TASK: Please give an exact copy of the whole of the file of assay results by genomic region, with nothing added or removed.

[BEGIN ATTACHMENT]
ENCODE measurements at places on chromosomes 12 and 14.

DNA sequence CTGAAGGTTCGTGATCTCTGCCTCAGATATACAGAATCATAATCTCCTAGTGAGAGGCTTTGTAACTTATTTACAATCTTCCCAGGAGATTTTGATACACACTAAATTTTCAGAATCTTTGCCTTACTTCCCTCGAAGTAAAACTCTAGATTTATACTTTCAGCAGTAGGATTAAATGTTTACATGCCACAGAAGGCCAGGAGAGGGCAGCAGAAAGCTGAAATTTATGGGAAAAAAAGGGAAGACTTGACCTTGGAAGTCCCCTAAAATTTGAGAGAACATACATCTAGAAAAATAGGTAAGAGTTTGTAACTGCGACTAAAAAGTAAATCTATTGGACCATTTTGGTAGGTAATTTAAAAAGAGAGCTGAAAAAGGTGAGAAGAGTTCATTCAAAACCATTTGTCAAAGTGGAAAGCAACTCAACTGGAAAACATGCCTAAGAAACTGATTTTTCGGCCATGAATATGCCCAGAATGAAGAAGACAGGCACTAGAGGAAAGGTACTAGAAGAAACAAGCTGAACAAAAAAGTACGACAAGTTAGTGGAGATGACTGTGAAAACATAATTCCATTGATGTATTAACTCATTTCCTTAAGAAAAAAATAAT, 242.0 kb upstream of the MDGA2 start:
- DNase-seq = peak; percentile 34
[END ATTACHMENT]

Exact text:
ENCODE measurements at places on chromosomes 12 and 14.

DNA sequence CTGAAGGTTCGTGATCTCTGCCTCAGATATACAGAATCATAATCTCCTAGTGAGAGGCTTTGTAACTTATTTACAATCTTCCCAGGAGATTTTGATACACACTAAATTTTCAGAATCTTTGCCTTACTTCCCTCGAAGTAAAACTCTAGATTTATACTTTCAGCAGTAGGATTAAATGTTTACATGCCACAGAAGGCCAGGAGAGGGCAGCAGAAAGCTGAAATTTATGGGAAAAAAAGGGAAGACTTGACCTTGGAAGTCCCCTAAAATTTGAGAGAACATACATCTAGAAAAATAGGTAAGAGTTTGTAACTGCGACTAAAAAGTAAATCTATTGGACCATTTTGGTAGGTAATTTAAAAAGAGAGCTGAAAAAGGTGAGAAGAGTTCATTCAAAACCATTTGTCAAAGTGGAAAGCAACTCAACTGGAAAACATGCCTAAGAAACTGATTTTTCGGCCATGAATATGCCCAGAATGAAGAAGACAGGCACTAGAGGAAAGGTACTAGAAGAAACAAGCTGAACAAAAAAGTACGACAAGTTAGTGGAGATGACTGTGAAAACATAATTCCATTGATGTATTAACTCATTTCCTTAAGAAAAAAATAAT, 242.0 kb upstream of the MDGA2 start:
- DNase-seq = peak; percentile 34